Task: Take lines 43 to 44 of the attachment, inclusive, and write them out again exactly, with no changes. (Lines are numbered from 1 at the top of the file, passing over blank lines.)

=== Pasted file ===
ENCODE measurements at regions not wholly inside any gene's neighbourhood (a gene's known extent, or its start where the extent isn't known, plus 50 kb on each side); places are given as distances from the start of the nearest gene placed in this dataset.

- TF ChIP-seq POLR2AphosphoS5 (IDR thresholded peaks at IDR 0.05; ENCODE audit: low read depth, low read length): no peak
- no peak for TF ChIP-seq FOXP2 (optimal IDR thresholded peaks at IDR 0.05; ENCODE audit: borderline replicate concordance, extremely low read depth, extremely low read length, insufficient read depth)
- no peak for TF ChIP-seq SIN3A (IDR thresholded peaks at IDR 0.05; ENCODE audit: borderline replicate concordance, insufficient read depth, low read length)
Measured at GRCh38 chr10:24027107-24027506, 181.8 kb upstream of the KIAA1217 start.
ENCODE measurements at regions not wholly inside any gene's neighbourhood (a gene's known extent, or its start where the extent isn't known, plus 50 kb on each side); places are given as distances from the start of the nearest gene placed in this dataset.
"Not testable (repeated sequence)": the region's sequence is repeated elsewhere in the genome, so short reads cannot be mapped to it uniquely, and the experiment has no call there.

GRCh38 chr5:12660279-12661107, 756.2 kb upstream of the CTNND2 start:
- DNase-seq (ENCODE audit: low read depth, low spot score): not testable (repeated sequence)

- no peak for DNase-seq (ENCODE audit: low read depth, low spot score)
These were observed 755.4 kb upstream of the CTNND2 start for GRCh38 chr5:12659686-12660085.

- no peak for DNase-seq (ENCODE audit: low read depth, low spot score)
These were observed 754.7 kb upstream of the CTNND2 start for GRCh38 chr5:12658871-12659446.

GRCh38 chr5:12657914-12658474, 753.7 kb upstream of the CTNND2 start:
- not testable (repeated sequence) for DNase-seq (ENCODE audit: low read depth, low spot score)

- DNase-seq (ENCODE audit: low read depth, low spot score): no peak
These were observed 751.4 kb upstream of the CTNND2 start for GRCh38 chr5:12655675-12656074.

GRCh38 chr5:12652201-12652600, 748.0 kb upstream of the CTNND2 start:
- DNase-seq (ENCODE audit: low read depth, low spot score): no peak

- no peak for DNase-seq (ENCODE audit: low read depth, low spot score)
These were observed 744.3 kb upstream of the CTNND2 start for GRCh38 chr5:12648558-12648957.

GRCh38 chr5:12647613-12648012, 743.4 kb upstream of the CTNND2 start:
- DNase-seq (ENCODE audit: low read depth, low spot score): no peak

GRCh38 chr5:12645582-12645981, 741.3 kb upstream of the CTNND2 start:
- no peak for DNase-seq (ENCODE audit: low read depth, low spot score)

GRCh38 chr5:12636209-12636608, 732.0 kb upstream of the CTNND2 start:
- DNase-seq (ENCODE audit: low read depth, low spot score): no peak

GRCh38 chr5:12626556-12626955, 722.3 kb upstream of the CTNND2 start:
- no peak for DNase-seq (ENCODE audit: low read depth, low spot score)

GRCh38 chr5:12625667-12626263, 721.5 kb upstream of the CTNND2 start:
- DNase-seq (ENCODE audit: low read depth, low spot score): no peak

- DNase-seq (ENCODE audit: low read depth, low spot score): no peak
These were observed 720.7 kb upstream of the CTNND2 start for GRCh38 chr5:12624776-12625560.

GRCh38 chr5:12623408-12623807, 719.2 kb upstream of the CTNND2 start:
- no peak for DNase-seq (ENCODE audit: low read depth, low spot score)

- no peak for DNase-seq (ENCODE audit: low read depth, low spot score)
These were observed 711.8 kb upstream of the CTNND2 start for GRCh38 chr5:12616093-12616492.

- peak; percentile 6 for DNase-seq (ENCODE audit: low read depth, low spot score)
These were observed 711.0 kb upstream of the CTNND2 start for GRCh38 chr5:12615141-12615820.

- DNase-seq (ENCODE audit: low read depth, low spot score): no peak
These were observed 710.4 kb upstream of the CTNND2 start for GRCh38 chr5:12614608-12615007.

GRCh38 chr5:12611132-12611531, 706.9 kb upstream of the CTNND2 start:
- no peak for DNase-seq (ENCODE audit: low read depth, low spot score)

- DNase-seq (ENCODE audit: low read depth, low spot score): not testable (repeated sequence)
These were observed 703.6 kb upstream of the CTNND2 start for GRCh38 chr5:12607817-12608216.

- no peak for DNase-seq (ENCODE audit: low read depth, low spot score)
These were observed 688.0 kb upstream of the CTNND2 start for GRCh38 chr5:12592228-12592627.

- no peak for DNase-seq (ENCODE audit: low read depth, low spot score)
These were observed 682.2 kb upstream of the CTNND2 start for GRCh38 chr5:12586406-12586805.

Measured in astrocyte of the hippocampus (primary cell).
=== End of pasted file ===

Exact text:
- no peak for DNase-seq (ENCODE audit: low read depth, low spot score)

- DNase-seq (ENCODE audit: low read depth, low spot score): not testable (repeated sequence)